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Weak field gives one-man shows a shot
They called them Danny and the Miracles.
You would think it would be condescending, to get second billing like that. But, no, it wasn’t and isn’t. Being a Miracle is a wonderful thing.
Beyond Danny Manning, can you name any of them? Chances are, if you’re out of earshot of the Rock Chalk chant, you’re drawing a blank. And yet, they remain immortal. Those Kansas Jayhawks, the 1988 NCAA men’s basketball champions, remain one of the most beloved teams of all time.
In a tournament that promises 63 (now 67) Shining Moments every season, Manning leading a ragtag bunch to the ’88 title remains one of the shiniest there ever was.
Danny and the Miracles. The name itself, it’s music. It’s magic. It’s all you need to say.
And 23 years later, there’s as good a chance as there ever was that it could happen all over again.
There are Dannys out there, this season. There are Miracles waiting in the wings.
It was lightning in a bottle, that 1988 March Madness run. Kansas limped into the tournament as a No. 6 seed. The Jayhawks had injuries, and uncertainty, and lots of losses. And then as ever, people were wondering whether coach Larry Brown was already looking toward his next job.
But they had Manning. Yes, there had been Bill Bradley. There had been Larry Bird. But never before had the NCAA tournament seen a player put a team on his back like that. Never taken them all the way to the title, the way Manning did.
And we’ve talked about it ever since.
But this might be the year. Look around. The tournament is as weak as it ever was. And if they can just come up with a few miracles, there are Dannys in the field.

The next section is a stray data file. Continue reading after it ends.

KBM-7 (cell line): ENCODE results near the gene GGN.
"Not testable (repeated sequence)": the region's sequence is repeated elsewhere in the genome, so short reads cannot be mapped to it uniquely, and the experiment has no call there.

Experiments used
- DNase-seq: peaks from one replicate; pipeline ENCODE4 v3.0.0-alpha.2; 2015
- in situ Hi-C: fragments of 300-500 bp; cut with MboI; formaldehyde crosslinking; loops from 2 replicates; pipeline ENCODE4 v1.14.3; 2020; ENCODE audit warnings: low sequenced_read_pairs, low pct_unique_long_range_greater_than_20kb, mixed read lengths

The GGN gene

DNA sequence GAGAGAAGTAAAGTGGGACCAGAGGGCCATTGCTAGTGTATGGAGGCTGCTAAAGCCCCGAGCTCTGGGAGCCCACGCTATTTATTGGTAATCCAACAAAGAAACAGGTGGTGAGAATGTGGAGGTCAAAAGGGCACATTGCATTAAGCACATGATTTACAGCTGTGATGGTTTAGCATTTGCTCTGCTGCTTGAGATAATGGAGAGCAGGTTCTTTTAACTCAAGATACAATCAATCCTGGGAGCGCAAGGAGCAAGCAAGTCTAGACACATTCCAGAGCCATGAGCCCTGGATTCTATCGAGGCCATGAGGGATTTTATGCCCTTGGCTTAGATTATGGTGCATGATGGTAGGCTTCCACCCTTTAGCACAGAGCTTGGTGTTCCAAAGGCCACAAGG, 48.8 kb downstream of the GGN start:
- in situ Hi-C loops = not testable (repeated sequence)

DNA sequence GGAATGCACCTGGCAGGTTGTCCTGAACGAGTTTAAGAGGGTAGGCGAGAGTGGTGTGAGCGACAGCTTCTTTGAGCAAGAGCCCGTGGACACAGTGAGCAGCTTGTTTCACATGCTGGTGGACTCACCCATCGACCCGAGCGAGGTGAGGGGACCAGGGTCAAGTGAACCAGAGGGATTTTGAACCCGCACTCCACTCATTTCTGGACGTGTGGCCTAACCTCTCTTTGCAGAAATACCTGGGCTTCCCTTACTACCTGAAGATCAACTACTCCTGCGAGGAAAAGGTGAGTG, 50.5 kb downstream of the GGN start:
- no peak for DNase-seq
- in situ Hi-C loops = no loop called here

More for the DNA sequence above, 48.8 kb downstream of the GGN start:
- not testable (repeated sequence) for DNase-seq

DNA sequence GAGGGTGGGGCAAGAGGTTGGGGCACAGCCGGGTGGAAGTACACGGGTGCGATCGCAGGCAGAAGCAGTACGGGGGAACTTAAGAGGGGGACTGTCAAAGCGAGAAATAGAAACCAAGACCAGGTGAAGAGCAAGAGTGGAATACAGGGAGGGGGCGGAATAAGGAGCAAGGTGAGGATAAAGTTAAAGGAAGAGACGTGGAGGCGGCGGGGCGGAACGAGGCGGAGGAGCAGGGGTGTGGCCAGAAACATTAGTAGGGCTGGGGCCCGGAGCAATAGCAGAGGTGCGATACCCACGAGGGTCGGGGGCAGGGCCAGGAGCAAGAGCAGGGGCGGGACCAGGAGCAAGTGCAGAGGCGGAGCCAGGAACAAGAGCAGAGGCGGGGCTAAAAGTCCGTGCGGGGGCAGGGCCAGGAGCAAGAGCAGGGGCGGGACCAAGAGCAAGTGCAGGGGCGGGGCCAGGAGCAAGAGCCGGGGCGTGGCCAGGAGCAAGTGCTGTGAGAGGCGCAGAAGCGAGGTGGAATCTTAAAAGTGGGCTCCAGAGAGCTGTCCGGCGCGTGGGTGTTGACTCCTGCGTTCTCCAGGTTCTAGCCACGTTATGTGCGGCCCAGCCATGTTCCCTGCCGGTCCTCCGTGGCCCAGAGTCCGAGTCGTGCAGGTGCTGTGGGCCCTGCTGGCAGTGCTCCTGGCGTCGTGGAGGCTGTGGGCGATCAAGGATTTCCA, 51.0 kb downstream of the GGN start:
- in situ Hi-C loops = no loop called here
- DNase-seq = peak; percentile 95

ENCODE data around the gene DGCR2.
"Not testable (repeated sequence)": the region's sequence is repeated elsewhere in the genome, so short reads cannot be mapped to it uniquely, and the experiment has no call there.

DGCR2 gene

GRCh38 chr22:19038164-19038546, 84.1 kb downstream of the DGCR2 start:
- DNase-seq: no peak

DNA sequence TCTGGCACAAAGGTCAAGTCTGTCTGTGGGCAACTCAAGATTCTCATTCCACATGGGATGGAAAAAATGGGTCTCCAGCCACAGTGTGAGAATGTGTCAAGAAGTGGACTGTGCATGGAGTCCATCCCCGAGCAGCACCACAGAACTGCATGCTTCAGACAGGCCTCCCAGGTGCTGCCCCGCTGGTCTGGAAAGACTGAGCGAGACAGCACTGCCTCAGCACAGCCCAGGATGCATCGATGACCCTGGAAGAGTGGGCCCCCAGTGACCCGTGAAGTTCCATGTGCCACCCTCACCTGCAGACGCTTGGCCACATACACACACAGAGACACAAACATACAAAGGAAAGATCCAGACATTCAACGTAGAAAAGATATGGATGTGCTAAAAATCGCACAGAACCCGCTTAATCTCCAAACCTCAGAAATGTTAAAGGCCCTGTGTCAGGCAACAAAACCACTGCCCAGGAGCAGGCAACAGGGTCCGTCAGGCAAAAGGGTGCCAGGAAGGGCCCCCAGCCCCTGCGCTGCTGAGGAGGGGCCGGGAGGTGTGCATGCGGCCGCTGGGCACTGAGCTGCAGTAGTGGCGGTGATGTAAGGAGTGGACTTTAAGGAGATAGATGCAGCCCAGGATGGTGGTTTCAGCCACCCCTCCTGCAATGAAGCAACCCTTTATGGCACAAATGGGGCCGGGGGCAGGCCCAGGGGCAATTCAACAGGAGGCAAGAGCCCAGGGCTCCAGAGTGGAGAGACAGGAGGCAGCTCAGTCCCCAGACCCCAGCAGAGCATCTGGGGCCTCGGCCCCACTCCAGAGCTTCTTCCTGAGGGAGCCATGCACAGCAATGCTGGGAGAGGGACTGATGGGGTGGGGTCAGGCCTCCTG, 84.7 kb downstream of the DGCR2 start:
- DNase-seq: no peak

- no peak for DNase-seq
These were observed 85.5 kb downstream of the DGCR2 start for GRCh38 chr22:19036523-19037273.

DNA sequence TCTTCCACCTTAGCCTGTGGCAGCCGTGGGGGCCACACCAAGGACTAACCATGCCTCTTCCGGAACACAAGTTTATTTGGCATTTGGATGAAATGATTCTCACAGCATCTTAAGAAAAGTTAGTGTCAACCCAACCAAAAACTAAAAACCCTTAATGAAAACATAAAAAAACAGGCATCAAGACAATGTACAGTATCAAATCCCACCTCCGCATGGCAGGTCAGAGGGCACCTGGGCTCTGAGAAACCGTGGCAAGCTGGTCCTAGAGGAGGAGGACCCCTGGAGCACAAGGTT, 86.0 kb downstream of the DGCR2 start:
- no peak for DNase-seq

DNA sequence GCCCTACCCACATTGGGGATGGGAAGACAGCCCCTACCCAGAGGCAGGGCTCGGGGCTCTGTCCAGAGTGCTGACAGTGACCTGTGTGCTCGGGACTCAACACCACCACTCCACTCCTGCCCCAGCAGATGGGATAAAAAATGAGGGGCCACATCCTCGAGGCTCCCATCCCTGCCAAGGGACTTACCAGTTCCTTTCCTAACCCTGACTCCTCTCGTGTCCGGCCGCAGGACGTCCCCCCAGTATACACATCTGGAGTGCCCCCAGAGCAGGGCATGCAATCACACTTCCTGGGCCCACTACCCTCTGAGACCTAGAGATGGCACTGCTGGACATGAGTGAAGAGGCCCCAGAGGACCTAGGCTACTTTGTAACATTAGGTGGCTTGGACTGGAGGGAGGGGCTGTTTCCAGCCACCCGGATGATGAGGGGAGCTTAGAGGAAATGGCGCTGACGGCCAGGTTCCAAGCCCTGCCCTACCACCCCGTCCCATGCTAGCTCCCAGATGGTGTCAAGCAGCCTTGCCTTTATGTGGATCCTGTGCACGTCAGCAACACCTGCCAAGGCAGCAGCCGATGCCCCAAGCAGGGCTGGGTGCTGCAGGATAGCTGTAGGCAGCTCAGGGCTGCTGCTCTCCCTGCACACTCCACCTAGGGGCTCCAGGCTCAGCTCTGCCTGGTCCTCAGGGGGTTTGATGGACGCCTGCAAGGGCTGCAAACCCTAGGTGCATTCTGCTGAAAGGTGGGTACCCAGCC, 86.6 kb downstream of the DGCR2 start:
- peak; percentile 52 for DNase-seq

This season, if everything falls into place, one great player might be all you need.
If he’s great enough.
The obvious pick, of course, is Jimmer Fredette at BYU. With the loss of his wingman, Brandon Davies, to an honor-code violation, Fredette officially becomes the Cougars’ lone gunman. He’s the kind of player who can score, create, and conjure the kind of magic that could produce a Manning-like run.
And the guys on the court with him look enough like the Miracles to play them on a TV movie of the week.
With the loss of Davies, the Cougars are officially underdogs now. But Fredette’s style of play meshes well with March Madness.
Can you see him playing big in the maddest moments, hitting a few miracle buckets? Yeah, me, too.
Ditto Jacob Pullen of Kansas State. He has put the Wildcats on his back, after vowing he’d walk away before playing in the NIT. K-State’s crazy season, Pullen’s determination — the Wildcats have a few parallels with their in-state rivals from 1988.
Then there is Kemba Walker at UConn. A guy dragging his team across the finish line? Willing his team to win after win?
When Manning went on that 1988 run, people at the time were comparing him to Bird. Although Walker does not play in that same style, the way Manning did, the results are similar. He can get his shot whenever he wants it. If you’re trying to stop him at crunch time, there’s not much you can do.
He’s toying with them out there.
Did you see Walker during the Big East tournament? The way he seized the moment, it was Danny-esque.
They’re out there, this season.
He scores tons because he needs to.
But to do what Manning did takes more than just being good on a team otherwise filled with backup dancers. It takes, well, as Oklahoma’s Stacey King said of Manning, after that final in 1988: “He wanted this one bad. He went an extra level higher.”
That’s what Manning did, on that tournament winning streak. In the final, he had 31 points and a career-high 18 rebounds.
“I can’t even express myself,” Brown said afterward.
This team? Did that? With Danny, they did.
Yeah, 23 years later, we can look at a handful of potential heirs and see it happening again. But it takes more than an all-time player on a transcendent streak. It takes more.
It takes miracles.
Those guys earned their moniker. They remain immortal, even if we can’t remember their names.
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